Testing at Virginia Smart Road allowed determination of the vertical compressive stress pulse induced by a moving truck and by falling weight deflectometer (FWD) loading at different locations beneath the pavement surface. Testing was performed on 12 different flexible pavement sections. Stress and temperature were measured using pressure cells and thermocouples, respectively, that had been installed during construction of the road. Target testing speeds were 8 km/h, 24 km/h, 40 km/h, and 72 km/h. The considered depths below the pavement surface were 40 mm, 190 mm, 267 mm, 419 mm, and 597 mm. A haversine or normalized bell-shape equation was found to be a good representation of the measured normalized vertical compressive stress pulse for a moving vehicle. Haversine duration times varied from 0.02 s for a vehicle speed of 70 km/h at a depth of 40 mm to 1 s for a vehicle speed of 10 km/h at a depth of 597 mm. For the FWD loading, a haversine with a duration of 0.03 s was found to approximate the induced stress pulse at any depth below the pavement surface. Currently, laboratory dynamic testing on hot-mix asphalt (HMA) specimens is performed using a haversine wave at loading duration of 0.1 s. Because HMA is a viscoelastic material, the loading time affects its properties and, therefore, it is recommended that the loading time of HMA dynamic tests be reduced to 0.03 s to better match loading times obtained from moving trucks at average speed and from FWD testing.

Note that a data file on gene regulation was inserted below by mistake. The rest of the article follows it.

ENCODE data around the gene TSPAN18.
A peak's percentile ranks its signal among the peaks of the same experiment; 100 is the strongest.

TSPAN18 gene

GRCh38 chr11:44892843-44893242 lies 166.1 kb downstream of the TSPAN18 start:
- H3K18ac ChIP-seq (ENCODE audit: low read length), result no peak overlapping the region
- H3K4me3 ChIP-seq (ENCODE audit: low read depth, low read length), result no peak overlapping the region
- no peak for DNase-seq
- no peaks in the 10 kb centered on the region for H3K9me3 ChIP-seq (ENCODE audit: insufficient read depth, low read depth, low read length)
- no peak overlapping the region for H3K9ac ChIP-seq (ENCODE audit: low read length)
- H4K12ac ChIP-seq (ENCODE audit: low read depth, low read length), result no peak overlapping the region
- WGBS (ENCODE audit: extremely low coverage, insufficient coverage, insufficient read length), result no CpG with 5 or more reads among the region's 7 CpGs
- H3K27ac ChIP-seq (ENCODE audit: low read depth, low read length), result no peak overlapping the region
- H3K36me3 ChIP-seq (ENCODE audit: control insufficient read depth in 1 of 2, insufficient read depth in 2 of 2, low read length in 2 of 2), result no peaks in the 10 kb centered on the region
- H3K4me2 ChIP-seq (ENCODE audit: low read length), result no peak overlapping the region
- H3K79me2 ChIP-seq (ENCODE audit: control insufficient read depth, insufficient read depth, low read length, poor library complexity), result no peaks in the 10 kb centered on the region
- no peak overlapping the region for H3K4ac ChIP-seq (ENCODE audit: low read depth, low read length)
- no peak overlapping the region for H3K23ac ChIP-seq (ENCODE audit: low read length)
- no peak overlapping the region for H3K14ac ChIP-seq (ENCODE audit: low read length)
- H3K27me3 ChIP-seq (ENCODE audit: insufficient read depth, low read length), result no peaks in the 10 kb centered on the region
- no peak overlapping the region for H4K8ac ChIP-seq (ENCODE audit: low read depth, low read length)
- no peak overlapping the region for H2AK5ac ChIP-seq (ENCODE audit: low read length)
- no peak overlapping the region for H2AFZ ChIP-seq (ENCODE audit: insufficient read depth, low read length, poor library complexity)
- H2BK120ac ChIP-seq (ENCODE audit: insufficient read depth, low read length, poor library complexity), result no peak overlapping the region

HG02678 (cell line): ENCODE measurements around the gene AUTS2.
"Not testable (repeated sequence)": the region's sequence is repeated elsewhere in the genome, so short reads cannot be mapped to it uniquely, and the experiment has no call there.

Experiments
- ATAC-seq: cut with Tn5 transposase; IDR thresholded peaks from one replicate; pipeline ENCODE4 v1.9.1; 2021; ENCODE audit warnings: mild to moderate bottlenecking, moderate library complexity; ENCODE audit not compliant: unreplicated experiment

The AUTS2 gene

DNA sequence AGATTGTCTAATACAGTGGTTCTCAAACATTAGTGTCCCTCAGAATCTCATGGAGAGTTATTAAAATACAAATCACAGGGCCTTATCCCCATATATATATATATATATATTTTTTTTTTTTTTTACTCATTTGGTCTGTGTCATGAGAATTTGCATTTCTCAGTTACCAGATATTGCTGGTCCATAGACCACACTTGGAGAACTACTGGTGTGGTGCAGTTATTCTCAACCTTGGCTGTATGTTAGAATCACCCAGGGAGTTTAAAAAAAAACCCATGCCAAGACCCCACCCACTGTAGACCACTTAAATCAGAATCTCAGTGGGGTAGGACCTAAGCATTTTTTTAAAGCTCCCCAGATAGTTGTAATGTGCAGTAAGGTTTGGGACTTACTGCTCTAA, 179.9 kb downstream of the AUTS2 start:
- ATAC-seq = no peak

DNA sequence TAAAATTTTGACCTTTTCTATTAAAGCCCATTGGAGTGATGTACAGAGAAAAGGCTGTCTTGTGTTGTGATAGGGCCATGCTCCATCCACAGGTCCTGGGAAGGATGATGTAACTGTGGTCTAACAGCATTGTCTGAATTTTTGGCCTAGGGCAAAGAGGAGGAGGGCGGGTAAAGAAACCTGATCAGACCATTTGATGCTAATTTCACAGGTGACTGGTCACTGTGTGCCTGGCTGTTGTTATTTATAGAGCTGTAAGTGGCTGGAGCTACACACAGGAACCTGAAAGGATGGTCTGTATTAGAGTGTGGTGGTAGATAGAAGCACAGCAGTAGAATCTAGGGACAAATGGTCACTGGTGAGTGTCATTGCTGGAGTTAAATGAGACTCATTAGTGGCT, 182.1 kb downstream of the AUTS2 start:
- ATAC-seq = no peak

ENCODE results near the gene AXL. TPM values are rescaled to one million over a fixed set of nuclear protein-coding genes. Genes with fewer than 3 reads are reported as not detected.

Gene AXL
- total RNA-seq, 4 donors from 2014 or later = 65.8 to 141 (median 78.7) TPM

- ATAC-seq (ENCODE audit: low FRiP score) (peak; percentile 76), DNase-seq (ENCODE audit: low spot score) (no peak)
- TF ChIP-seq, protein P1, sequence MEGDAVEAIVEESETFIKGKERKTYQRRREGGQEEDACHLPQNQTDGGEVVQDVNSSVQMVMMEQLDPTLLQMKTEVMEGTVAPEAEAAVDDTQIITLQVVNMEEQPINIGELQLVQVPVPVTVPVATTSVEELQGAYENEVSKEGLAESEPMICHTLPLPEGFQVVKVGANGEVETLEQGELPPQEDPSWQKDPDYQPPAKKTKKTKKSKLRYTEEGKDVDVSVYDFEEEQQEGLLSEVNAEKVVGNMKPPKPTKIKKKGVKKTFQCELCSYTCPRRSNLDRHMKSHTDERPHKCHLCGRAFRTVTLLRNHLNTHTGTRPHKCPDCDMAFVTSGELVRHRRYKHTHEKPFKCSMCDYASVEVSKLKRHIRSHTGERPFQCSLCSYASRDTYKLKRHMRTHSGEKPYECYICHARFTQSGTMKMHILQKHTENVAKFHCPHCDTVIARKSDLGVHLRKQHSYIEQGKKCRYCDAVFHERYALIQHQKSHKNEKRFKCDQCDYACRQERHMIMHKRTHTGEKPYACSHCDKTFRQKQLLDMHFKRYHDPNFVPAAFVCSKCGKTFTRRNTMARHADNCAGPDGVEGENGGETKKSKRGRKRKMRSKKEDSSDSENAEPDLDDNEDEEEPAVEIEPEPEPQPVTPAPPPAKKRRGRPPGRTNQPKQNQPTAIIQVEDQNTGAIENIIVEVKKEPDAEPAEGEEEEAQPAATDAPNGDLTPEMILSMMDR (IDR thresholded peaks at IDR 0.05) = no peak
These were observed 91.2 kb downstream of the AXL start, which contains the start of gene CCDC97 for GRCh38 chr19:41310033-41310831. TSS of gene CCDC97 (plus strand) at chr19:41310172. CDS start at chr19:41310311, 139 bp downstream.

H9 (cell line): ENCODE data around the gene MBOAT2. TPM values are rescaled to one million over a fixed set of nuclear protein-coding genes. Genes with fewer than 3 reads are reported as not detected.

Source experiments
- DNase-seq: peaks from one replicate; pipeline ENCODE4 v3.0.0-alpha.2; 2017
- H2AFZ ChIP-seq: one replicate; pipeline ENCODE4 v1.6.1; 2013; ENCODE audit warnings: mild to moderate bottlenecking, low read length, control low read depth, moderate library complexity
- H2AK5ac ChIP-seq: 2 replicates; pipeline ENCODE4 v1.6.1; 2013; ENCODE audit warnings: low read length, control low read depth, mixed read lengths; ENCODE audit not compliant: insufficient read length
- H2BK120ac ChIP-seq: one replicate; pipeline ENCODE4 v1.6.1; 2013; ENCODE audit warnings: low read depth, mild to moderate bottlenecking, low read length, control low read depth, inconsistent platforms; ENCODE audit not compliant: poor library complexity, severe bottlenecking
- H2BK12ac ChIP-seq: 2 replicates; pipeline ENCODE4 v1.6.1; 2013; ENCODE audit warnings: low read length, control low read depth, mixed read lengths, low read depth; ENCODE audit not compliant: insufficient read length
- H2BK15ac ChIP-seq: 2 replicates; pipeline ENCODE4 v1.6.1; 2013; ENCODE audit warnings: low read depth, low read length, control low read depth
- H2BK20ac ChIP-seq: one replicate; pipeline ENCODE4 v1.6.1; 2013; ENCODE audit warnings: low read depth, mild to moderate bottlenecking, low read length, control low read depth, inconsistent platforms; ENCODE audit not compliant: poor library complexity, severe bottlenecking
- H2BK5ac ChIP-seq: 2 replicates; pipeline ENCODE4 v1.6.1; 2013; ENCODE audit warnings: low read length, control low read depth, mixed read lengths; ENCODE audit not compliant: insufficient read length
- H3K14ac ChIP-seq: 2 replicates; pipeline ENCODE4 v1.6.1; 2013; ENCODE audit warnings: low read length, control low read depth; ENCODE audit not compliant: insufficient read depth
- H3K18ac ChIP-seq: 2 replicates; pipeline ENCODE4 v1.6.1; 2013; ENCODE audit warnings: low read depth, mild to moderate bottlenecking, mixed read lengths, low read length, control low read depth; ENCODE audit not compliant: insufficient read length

ASJC Scopus subject areas
- Civil and Structural Engineering
- Mechanical Engineering